New York federal prosecutors examining Rudy Giuliani’s Ukranian business dealings are mindful of both the approaching 2020 presidential election and of the difficulty of prosecuting foreign lobbying violations as they move forward in their investigation, according to people familiar with the matter.
These people say charges against President Donald Trump’s personal lawyer aren’t certain or imminent, but that Giuliani has come into prosecutors’ crosshairs as a central focus during the months-long inquiry.
In recent days, Giuliani has been in advanced discussions to hire Daniel L. Stein, a white-collar criminal defense attorney who is a veteran of the Manhattan US Attorney’s office, to represent him in the investigation, sources say.
Prosecutors are examining possible financial crimes connected to Giuliani’s Ukraine work, as well as possible foreign lobbying violations for those efforts. Giuliani is also the focus of a related counterintelligence inquiry.
The Giuliani investigation is part of a broader inquiry that includes some of his associates. That probe began as early as February, but prosecutors delayed certain investigative steps until recently in an effort to avoid alerting people implicated in the probe and prevent it from becoming public.
On October 9, however, informed that some targets in the case were planning to leave the country, officials arrested and charged several of Giuliani’s associates, including two who had introduced him to former and current Ukrainian officials as he searched for what he has said is damaging information connected to Trump’s political rival, Democratic presidential contender Joe Biden.
Those two, Igor Fruman and Lev Parnas, and two co-defendants were indicted for allegedly funneling foreign money into US elections. All have pleaded not guilty.
Having been forced to bring the case unexpectedly, prosecutors worked at the office late into the night on the day the associates were arrested, and since have issued subpoenas and conducted multiple property searches of people connected to the alleged scheme.
According to the indictment, part of the campaign-finance scheme was designed to encourage a US congressman to pursue the ouster of the US ambassador in Kiev, Marie Yovanovitch. After Giuliani and other Trump allies complained that she stood in the way of Giuliani’s investigative efforts in Ukraine, Trump removed her in May.
As prosecutors examine possible financial crimes connected to Giuliani’s Ukraine work, they could consider a range of charges. They are also weighing possible foreign lobbying violations for those efforts, but they are cautious about bringing such lobbying charges, especially without other accompanying charges. That’s in part because prosecutors in the Manhattan US Attorney’s office are wary about the viability of cases concerning violations of what’s known as the Foreign Agent Registrations Act after having observed how other recent cases have fared.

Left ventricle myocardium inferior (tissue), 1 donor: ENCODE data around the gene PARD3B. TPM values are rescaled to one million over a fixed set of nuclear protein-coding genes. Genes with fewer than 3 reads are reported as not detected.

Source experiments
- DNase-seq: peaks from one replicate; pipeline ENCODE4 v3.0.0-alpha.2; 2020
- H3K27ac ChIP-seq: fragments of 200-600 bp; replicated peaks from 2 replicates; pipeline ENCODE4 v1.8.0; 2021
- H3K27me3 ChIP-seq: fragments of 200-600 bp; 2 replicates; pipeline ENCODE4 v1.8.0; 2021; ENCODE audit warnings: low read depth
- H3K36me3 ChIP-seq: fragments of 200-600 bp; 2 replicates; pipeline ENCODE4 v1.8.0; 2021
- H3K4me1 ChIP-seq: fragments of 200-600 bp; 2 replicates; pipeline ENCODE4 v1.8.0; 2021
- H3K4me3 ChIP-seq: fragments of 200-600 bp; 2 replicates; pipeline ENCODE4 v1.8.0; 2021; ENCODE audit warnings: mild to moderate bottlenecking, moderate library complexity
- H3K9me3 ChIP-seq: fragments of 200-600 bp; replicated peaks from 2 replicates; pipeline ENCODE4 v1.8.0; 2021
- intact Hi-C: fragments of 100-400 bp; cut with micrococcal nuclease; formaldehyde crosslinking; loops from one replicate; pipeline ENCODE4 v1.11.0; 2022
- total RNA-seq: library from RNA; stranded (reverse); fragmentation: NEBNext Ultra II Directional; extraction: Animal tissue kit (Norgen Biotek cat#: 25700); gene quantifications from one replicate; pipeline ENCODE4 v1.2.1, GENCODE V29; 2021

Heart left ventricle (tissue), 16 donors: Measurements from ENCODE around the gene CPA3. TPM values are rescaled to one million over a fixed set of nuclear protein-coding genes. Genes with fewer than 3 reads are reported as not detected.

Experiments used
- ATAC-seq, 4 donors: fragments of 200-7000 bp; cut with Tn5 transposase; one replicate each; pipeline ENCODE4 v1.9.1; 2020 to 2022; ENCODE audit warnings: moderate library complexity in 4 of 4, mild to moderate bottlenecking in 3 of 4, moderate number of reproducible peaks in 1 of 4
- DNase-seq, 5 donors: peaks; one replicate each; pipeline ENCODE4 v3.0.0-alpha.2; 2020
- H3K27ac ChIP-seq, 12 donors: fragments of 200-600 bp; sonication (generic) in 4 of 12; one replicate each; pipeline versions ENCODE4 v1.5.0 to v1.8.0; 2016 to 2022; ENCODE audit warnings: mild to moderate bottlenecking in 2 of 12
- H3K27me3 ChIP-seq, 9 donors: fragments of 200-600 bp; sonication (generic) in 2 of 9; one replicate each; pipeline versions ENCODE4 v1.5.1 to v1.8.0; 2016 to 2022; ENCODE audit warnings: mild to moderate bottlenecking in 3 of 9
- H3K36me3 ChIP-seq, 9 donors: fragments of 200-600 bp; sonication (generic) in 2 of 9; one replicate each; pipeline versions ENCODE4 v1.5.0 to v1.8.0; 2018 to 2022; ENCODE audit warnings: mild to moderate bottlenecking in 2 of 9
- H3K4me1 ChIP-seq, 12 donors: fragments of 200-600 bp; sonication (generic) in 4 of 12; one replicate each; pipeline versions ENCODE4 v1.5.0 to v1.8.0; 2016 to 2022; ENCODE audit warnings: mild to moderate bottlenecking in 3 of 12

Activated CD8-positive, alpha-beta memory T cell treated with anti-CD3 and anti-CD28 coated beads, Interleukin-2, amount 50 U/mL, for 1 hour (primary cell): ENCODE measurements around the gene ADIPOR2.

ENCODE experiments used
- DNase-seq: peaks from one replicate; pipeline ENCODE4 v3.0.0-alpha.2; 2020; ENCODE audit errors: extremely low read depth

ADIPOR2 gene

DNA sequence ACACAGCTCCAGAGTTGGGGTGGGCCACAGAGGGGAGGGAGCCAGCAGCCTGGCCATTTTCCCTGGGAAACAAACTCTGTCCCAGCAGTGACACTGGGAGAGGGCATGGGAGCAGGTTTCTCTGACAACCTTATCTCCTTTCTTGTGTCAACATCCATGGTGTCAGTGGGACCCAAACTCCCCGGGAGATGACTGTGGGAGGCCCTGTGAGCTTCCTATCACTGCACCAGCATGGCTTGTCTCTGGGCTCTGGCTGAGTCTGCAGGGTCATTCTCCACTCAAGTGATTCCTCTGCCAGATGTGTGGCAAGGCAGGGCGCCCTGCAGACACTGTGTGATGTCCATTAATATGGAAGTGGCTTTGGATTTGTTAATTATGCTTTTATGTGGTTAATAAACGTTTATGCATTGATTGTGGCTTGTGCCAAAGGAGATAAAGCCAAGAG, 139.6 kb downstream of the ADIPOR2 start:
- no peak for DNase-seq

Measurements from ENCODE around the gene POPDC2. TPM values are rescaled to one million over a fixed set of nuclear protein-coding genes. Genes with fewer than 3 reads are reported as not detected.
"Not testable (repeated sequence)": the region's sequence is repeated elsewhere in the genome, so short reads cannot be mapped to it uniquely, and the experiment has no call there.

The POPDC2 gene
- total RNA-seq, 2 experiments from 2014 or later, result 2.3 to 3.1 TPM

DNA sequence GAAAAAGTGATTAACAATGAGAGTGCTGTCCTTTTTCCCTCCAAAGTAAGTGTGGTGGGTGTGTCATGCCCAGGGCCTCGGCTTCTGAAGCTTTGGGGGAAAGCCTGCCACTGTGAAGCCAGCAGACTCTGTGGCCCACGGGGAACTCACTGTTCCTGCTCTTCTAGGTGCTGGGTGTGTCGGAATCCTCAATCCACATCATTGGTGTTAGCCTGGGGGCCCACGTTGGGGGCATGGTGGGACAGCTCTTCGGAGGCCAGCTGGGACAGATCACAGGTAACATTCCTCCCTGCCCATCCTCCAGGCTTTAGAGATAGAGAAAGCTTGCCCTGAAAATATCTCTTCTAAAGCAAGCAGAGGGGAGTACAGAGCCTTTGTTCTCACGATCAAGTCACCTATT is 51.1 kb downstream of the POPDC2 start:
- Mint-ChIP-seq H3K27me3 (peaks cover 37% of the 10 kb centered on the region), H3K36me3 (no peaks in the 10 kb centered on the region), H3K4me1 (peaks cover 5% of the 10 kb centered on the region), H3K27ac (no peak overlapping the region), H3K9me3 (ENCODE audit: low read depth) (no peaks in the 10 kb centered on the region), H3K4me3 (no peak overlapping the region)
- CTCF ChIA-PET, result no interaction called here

A spokesman for the US Attorney’s office declined to comment.
Late last year, the New York office declined to bring charges of unregistered foreign lobbying against the former White House counsel under President Barack Obama, Greg Craig, CNN has reported. That case was eventually prosecuted by the DC US Attorney’s office, and Craig was found not guilty in early September.
Prosecutors in New York monitored Craig’s trial closely, according to people familiar with the matter, and when he was acquitted they felt vindicated by their decision to drop the case.
Later in September, a federal judge overturned the conviction of an associate of former Trump national security adviser Michael Flynn on similar charges.
In Giuliani’s case, the investigation is still in its early stages and new information could inform their prosecutorial decisions.
In a pair of interviews with CNN last week, Giuliani said any work he did for foreign governments was only “for security purposes.”
“I’m seeing that I’m being investigated for lobbying. I haven’t done that. I see that I’m being investigated for representing a foreign government. I haven’t done that,” he said. “I’ve had a clause in my contracts since the Bush administration that I would not lobby or represent a foreign government.”
He criticized the Manhattan US Attorney’s Office, of which he was previously the head, saying it has acted improperly by failing to make him aware of its inquiry.
“Any neutral observer would say that if they’re investigating me and haven’t notified me, there is something wrong with that investigation. Not exactly a good faith investigation,” Giuliani said.
As they pursue Giuliani, prosecutors are acutely aware of the need to consider the election cycle and next year’s presidential contest.
In 2018, the year of the congressional midterm elections, the office charged two politically sensitive cases: one against Michael Cohen, Trump’s former personal attorney, and another against Chris Collins, then a Republican congressman who was up for reelection that year.
The office charged both in August, around two-and-a-half months prior to the midterms, after weighing both the need to bring charges in a timely fashion and to avoid taking unnecessary steps that could influence an election.
Cohen pleaded guilty that August and is serving a prison sentence. Collins, who won his reelection while under indictment, ultimately pleaded guilty earlier this year and resigned his seat.